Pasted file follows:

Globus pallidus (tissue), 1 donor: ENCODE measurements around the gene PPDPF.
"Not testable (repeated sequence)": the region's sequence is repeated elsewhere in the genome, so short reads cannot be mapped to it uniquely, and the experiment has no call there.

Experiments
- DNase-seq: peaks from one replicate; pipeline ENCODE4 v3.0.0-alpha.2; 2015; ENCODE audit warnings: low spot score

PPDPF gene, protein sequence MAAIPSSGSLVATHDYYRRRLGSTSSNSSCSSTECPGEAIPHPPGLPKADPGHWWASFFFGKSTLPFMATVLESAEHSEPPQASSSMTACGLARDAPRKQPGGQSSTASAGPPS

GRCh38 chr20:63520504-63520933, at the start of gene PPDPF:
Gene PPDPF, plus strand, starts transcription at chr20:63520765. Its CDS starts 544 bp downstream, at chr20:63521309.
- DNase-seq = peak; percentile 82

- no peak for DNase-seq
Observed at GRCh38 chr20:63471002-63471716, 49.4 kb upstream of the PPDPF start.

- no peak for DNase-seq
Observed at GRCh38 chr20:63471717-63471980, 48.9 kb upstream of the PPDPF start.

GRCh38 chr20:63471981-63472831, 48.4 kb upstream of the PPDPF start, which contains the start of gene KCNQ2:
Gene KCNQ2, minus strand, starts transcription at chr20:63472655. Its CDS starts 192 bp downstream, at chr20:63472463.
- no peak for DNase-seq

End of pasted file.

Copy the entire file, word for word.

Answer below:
Globus pallidus (tissue), 1 donor: ENCODE measurements around the gene PPDPF.
"Not testable (repeated sequence)": the region's sequence is repeated elsewhere in the genome, so short reads cannot be mapped to it uniquely, and the experiment has no call there.

Experiments
- DNase-seq: peaks from one replicate; pipeline ENCODE4 v3.0.0-alpha.2; 2015; ENCODE audit warnings: low spot score

PPDPF gene, protein sequence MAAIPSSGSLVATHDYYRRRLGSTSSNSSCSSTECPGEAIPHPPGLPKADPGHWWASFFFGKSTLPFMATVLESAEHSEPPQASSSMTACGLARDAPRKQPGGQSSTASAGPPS

GRCh38 chr20:63520504-63520933, at the start of gene PPDPF:
Gene PPDPF, plus strand, starts transcription at chr20:63520765. Its CDS starts 544 bp downstream, at chr20:63521309.
- DNase-seq = peak; percentile 82

- no peak for DNase-seq
Observed at GRCh38 chr20:63471002-63471716, 49.4 kb upstream of the PPDPF start.

- no peak for DNase-seq
Observed at GRCh38 chr20:63471717-63471980, 48.9 kb upstream of the PPDPF start.

GRCh38 chr20:63471981-63472831, 48.4 kb upstream of the PPDPF start, which contains the start of gene KCNQ2:
Gene KCNQ2, minus strand, starts transcription at chr20:63472655. Its CDS starts 192 bp downstream, at chr20:63472463.
- no peak for DNase-seq